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FAQs

All pets receive a comprehensive ophthalmic exam including certain diagnostic testing like the Schirmer tear test, fluorescein staining, and tonometry. Some additional diagnostic tests can be performed during your initial visit, while other tests may require general anesthesia or sedation. Sedation or General Anesthesia will be scheduled based on availability, which is often on a different day. Surgery is almost always performed on a scheduled surgery day, with the exception of emergency procedures.

Our hospital is open Monday-Friday from 8 am to 5 pm. If you have an emergency outside of our normal hours, please contact your pet’s primary care veterinarian. If they are also unavailable, Animal Emergency & Referral Associates (AERA) is open 24/7, 365 days a year for veterinary emergencies. Your pet will later be seamlessly transferred to our care as soon as we open.

Yes, pets are admitted to the Animal Eye Center of NJ at 7:30 AM to prepare for the procedure. They will then be discharged later that day to go home with you.

It is difficult to give a definitive estimation of costs as cataract diagnosis, surgery, and treatment options are tailored to fit your pet’s unique needs. We will always review costs with you at your pet’s initial consultation prior to any procedures. Costs for cataract surgery include the initial consultation, an electroretinogram (ERG) to determine retinal function, an ocular ultrasound, gonioscopy, medications, general anesthesia, hospitalization for the day, and the surgery. The entire process will be explained to you in detail during your first visit to the Animal Eye Center of NJ. There are never any surprises with regards to costs or tests performed.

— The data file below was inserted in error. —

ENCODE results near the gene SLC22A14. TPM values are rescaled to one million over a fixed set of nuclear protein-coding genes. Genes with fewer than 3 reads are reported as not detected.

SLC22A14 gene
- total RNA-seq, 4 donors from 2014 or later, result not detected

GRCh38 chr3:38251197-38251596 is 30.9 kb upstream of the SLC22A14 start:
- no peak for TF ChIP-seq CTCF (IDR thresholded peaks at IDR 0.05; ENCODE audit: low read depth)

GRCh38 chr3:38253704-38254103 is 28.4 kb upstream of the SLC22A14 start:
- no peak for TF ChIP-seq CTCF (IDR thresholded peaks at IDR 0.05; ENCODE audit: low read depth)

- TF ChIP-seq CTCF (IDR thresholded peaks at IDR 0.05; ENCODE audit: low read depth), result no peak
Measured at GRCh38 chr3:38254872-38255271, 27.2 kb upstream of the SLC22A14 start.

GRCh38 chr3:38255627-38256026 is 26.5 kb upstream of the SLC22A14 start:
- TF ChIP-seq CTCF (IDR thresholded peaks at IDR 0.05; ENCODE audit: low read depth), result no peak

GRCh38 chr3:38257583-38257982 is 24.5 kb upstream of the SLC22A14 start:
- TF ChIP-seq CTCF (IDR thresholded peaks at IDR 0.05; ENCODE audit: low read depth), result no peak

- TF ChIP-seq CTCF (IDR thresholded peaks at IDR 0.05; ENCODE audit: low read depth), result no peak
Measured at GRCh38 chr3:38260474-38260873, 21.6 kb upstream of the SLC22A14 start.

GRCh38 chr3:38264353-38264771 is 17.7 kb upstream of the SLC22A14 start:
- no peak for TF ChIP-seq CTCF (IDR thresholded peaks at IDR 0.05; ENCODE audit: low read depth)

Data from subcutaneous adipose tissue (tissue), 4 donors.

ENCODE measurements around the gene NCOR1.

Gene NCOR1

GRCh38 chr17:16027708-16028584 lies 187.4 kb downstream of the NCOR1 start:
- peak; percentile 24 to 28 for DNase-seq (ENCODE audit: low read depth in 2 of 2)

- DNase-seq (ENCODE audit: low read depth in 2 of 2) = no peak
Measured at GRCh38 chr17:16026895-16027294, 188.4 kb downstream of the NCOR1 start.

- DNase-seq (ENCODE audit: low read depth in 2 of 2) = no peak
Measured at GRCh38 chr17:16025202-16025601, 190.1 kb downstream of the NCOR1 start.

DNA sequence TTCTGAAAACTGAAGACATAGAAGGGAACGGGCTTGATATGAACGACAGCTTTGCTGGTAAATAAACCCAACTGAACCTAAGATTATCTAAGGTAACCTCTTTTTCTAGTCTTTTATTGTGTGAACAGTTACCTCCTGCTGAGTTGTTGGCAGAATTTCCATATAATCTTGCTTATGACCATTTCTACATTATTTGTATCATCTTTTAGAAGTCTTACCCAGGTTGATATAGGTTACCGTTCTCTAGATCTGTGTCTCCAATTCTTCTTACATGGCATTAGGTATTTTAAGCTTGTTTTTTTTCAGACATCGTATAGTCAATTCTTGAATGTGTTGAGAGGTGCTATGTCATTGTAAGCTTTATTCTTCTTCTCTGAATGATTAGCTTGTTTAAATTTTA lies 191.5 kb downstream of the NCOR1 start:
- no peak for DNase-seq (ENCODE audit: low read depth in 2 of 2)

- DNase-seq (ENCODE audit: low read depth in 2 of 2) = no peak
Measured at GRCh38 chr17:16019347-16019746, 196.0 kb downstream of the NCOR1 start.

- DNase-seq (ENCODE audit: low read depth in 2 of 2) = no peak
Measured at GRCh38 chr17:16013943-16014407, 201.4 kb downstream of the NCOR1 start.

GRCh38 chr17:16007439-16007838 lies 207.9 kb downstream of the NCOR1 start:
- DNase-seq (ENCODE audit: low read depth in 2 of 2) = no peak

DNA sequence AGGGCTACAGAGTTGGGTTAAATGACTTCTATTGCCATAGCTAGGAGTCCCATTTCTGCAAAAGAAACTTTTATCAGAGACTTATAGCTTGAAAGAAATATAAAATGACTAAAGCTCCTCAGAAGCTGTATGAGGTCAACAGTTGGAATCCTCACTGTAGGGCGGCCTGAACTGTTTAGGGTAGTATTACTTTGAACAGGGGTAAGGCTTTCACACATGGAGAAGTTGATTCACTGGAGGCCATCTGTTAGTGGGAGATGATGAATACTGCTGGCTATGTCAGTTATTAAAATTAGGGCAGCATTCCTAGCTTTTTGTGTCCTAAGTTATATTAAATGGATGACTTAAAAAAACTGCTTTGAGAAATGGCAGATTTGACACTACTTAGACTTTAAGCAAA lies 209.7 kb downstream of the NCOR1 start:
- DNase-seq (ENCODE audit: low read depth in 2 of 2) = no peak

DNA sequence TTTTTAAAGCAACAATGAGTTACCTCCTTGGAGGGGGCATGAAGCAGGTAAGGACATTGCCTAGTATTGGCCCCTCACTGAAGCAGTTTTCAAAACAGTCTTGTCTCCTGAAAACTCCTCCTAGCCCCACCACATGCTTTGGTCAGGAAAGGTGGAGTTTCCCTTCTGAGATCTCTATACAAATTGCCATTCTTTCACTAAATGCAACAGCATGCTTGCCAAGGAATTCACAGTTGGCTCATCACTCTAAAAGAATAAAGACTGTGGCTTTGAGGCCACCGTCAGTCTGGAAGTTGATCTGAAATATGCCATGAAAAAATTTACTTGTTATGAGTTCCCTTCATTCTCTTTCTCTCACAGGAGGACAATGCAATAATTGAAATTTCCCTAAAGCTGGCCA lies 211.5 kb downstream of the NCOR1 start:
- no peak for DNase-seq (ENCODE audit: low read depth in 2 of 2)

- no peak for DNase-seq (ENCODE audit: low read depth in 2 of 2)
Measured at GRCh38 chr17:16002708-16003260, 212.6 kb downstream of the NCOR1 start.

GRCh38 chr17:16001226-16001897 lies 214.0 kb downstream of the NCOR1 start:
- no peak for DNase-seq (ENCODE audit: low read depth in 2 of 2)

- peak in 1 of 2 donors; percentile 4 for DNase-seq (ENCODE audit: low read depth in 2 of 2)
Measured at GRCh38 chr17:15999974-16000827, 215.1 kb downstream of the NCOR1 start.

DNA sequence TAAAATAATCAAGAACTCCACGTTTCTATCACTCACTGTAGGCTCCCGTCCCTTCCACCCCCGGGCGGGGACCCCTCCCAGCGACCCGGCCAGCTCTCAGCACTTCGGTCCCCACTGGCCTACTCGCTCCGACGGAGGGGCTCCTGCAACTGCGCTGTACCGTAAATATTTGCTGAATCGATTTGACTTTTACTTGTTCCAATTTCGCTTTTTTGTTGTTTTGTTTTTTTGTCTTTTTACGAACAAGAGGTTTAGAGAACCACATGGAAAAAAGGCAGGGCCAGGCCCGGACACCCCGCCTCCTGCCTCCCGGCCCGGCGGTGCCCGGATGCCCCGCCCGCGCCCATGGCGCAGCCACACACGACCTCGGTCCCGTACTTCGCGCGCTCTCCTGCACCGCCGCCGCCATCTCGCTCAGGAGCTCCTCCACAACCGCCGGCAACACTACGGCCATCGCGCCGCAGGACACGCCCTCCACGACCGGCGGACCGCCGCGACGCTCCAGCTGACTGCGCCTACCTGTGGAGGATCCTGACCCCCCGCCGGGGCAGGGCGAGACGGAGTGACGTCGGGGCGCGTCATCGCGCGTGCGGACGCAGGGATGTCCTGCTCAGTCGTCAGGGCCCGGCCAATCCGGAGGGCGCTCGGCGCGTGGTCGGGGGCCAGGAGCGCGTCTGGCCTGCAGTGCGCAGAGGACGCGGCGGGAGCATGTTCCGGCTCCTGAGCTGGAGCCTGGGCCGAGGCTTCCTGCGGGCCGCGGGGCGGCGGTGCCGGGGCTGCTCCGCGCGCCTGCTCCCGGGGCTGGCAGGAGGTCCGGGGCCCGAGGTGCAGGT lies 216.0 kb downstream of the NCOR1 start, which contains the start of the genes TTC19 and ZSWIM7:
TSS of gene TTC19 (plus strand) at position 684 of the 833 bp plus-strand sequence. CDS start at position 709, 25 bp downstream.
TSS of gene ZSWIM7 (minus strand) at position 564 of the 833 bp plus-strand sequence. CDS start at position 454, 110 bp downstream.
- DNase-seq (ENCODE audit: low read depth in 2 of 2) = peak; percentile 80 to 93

Our board-certified ophthalmologist has years of focused experience and training in the field of veterinary ophthalmology. Since most family veterinarians don’t have this level of specialized training, your follow-up visits need to be performed by us at our clinic.

Your pet’s first appointment will take at least 30 minutes as we obtain and review medical history as well as examine his or her eyes. After the examination, we will come up with a comprehensive treatment plan and provide you with a finalized report of our findings. In certain cases, and only with your consent, additional testing may be performed on the day of the initial examination, but this takes additional time. Extra testing will often have to be scheduled for a separate day.

Many health symptoms involving the eye can point to a variety of conditions or diseases, so your pet needs to be examined in order to provide a proper diagnosis and treatment plan. It is also both unethical and illegal to write prescriptions for a pet with which we have not developed a proper client-veterinarian-patient relationship. However, after our thorough examination of your pet, we will be able to follow through with treatment and prescribe any necessary medications.

It is always important to bring along all recent tests and any medications that your pet is currently taking, but there may be times where tests need to be repeated, especially if an abnormality was found, the tests are not recent, or if you have noticed any changes in your pet since the tests were taken.

While we know that many pets do not enjoy wearing an E-collar, they are necessary for a successful outcome following delicate eye surgery. Eyes are extremely fragile, especially after a surgical procedure. If your pet is not restricted from coming in contact with the incision site, they could cause severe or permanent damage to the eye.

If your pet has surgery at the Animal Eye Center of NJ, one to four re-check examinations will be performed postoperatively at no charge. Minor surgical procedures that are completed at the same time as the exam (such as a grid keratotomy or diamond burr keratectomy for an indolent corneal ulcer) do not qualify for a no-charge re-check exam. We will discuss the cost of your re-check appointment if you are unsure.